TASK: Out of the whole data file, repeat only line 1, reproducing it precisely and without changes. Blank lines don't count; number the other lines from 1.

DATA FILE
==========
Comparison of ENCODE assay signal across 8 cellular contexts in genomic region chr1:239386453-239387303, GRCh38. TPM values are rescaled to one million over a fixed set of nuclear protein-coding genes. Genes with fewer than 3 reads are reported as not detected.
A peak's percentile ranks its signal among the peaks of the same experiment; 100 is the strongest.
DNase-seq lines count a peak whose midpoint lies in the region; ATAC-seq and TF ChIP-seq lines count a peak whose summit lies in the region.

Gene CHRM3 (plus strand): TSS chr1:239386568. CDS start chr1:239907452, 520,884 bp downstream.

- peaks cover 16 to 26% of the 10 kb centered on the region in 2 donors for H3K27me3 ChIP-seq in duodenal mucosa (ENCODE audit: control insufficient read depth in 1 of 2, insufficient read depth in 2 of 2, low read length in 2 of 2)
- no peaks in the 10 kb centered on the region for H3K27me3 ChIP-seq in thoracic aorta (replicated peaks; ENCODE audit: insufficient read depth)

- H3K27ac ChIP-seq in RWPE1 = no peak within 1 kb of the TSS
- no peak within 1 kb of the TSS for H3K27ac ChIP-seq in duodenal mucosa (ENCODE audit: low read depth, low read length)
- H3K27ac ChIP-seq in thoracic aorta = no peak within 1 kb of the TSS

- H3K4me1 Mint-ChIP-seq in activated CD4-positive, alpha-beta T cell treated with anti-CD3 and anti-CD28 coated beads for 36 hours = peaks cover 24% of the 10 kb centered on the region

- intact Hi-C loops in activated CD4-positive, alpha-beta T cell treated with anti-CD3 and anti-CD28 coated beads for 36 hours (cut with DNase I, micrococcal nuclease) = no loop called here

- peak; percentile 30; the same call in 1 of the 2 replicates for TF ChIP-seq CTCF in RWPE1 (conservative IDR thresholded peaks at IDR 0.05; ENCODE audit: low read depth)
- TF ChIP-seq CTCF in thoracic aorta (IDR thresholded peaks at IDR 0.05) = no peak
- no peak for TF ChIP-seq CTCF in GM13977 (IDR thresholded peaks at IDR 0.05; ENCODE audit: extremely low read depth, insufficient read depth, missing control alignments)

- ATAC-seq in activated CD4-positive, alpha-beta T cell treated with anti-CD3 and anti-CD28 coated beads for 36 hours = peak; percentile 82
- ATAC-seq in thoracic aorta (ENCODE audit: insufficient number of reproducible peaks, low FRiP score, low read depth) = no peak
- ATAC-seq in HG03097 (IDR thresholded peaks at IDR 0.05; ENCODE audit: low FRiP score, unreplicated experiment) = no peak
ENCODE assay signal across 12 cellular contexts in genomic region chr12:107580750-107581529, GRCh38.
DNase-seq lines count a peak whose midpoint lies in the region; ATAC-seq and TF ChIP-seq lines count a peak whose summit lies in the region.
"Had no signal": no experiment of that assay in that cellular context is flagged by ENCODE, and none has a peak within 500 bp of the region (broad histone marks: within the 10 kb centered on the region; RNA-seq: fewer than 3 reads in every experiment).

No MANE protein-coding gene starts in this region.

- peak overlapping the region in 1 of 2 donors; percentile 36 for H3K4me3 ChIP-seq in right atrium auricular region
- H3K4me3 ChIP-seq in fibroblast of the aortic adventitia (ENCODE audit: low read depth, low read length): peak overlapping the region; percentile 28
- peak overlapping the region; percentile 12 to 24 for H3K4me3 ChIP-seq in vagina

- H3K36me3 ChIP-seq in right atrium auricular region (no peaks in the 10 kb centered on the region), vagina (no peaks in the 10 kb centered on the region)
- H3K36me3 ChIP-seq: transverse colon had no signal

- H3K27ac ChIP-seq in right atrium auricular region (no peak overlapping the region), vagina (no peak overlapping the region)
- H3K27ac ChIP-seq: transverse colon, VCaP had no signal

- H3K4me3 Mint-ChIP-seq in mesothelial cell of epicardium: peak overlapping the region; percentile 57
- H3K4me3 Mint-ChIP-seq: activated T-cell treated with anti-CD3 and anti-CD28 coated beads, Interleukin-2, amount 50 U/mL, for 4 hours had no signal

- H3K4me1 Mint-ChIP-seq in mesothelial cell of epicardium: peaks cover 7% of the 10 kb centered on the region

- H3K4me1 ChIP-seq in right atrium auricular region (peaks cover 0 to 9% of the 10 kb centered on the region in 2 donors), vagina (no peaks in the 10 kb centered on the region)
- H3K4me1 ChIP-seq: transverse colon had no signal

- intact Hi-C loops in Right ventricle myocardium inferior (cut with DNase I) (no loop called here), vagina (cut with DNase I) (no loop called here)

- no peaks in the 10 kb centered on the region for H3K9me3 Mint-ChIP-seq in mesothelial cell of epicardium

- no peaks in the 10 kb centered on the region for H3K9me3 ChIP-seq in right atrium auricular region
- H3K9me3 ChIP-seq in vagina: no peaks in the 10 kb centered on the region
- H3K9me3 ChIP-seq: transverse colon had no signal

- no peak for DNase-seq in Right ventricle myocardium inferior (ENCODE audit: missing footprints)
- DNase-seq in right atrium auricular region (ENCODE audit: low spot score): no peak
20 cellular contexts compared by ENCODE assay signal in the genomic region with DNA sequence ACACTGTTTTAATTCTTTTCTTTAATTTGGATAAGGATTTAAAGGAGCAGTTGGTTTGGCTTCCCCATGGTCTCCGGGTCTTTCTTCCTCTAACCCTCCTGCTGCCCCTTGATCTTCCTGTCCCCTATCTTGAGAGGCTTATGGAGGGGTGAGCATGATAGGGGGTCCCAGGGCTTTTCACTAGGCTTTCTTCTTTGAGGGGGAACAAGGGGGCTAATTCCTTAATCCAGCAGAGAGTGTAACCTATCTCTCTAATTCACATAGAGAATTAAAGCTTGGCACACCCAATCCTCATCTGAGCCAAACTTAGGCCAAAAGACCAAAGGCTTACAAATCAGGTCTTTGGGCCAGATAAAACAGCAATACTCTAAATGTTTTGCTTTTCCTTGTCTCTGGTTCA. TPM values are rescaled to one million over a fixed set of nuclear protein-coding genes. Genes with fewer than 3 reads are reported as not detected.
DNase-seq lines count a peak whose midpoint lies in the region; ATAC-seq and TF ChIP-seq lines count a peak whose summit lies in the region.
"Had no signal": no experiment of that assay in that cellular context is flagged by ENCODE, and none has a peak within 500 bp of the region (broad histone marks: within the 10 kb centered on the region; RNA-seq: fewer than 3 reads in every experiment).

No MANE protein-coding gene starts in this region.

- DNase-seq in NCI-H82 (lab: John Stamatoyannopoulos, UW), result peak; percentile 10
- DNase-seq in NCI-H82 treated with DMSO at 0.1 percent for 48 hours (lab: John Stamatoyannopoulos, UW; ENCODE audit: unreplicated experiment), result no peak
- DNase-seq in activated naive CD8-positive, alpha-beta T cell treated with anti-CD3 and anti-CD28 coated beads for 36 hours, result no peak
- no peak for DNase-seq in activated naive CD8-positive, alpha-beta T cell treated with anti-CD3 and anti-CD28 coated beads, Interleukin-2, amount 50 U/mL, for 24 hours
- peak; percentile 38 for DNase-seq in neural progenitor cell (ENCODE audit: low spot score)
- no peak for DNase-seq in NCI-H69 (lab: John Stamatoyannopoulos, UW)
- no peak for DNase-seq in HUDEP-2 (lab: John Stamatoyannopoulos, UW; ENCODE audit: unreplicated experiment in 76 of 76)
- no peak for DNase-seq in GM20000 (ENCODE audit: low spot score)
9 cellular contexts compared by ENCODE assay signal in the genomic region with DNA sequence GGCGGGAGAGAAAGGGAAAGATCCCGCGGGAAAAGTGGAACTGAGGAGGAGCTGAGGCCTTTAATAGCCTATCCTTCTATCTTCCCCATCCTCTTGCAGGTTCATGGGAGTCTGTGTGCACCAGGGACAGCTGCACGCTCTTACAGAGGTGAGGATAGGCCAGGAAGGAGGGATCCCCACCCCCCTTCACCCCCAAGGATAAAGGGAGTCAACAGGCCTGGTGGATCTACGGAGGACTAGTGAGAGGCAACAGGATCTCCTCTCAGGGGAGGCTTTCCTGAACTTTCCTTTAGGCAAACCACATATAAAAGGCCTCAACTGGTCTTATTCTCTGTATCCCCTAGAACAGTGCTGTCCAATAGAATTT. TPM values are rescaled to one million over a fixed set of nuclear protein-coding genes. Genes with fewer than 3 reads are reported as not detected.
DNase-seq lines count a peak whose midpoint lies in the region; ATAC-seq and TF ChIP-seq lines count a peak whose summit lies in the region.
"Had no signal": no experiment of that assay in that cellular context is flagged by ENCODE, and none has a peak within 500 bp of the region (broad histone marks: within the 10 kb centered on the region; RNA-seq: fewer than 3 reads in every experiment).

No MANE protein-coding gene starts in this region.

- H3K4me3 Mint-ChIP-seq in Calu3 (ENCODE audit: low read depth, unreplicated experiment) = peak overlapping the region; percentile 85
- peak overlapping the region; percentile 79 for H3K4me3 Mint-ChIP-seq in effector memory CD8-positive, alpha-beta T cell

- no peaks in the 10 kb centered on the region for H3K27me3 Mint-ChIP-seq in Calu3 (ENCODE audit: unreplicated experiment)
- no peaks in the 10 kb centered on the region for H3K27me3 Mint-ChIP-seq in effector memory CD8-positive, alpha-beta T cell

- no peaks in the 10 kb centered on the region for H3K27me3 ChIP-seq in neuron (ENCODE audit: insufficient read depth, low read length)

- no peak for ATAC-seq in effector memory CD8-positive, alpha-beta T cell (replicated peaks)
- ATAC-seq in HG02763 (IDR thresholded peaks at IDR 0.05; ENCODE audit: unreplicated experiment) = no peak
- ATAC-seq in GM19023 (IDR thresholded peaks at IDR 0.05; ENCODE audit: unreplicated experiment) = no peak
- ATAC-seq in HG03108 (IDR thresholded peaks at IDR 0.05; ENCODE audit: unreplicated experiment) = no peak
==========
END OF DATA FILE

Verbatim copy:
Comparison of ENCODE assay signal across 8 cellular contexts in genomic region chr1:239386453-239387303, GRCh38. TPM values are rescaled to one million over a fixed set of nuclear protein-coding genes. Genes with fewer than 3 reads are reported as not detected.